As I mentioned this other day, I am currently leading CEET Meet: Teaching At A Distance. The actual Meet is designed in a similar fashion to the Virtual Schooling MOOC that I facilitated this past fall. Follow a brief introductory topic and some technical materials, the first real topic is “The Designer of K-12 Online Learning” and the activity for that topic asks participants to:
On your blog, post an entry where you:
Critique the iNACOL National Standards for Quality Online Courses based on the literature related to asynchronous course design (both K-12 and higher education).
Use the iNACOL National Standards for Quality Online Courses to review one (1) course offered by a K-12 online learning program.
Make sure to tweet the title and a link to your blog entry.
This is my entry to model that activity.
I choose to post an entry where I “critique the iNACOL National Standards for Quality Online Courses based on the literature related to asynchronous course design (both K-12 and higher education).” Although, I want to take a more general approach and critique the standards based on the process of validating standards.
The normal process that one would undertake to create a set of standards would be to begin by scanning the research literature to determine what we could say about a topic based on methodologically reliable and valid research. In the case of online course design for younger learners, we would look through the instructional design research literature – particularly what is known about the K-12 environment. Using this literature review, we would begin the process of writing standards.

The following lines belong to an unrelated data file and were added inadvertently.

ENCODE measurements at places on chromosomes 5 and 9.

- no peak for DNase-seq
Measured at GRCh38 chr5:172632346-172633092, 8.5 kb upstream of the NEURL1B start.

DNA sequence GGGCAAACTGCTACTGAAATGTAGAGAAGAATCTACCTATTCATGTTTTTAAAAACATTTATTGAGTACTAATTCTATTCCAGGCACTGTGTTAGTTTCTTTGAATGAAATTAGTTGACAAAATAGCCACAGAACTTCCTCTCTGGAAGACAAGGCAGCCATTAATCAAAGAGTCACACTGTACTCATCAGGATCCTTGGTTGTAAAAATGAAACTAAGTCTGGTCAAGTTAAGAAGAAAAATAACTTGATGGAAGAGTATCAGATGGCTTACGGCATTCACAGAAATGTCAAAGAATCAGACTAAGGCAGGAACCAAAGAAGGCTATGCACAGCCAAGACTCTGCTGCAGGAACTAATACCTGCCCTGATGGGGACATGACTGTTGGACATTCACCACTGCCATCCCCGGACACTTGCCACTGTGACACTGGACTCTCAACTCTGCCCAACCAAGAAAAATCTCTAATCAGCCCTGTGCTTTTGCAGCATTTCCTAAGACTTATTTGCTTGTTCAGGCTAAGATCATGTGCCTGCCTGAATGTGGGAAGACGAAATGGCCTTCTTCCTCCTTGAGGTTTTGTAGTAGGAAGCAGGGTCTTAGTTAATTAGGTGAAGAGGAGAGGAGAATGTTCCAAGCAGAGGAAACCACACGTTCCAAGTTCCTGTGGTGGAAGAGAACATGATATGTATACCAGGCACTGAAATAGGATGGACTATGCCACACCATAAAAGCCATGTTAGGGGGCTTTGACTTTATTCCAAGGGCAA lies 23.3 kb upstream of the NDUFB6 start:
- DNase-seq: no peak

Once we had an initial list of standards, we would submit that list to a group of experts in the field to get their feedback on this list. We would be asking them, based on their expert opinion, which of the items from the research they felt were sufficient, lacking or absent. We would go through this review process on multiple occasions or cycles until we had a list of standards that the majority – hopefully all – of the experts agreed upon. In some instances, researchers would take this expert reviewed list and go back to the research literature to look for more evidence to support any of the revisions made by the experts.
After finishing these steps, the standards would be used to create an instrument or rubric. Multiple reviewers would use the instrument and independently apply it to several online courses. Researchers would use these independent evaluations to determine if there was inter-rater reliability on all of the items. Generally speaking items that have a 0.8 reliability level are acceptable and should be maintained in the instrument. Items that have less than a 0.8 reliability should be revised or discarded. This process should be repeated until the entire instrument has at least a 0.8 reliability level. Then you have a validated instrument based on the standards that have been created.
The problem with the iNACOL online course design standards is that the organization simply reviewed existing course design standards – some of which were based on research and some of which weren’t. They then adopted one set of these standards (i.e., the Southern Regional Education Board’s [SREB] standards) and added some items in because of their involvement with the Partnership for Twenty-First Century Skills. One of the issues is that if the SREB standards were based on any research that information has never been published anywhere. Neither the SREB or iNACOL standards have ever had any systematic literature search. Neither has had any systematic validation study. So to use them at this stage is to use an instrument that may or may not actually measure effective online course design. And that is a problem.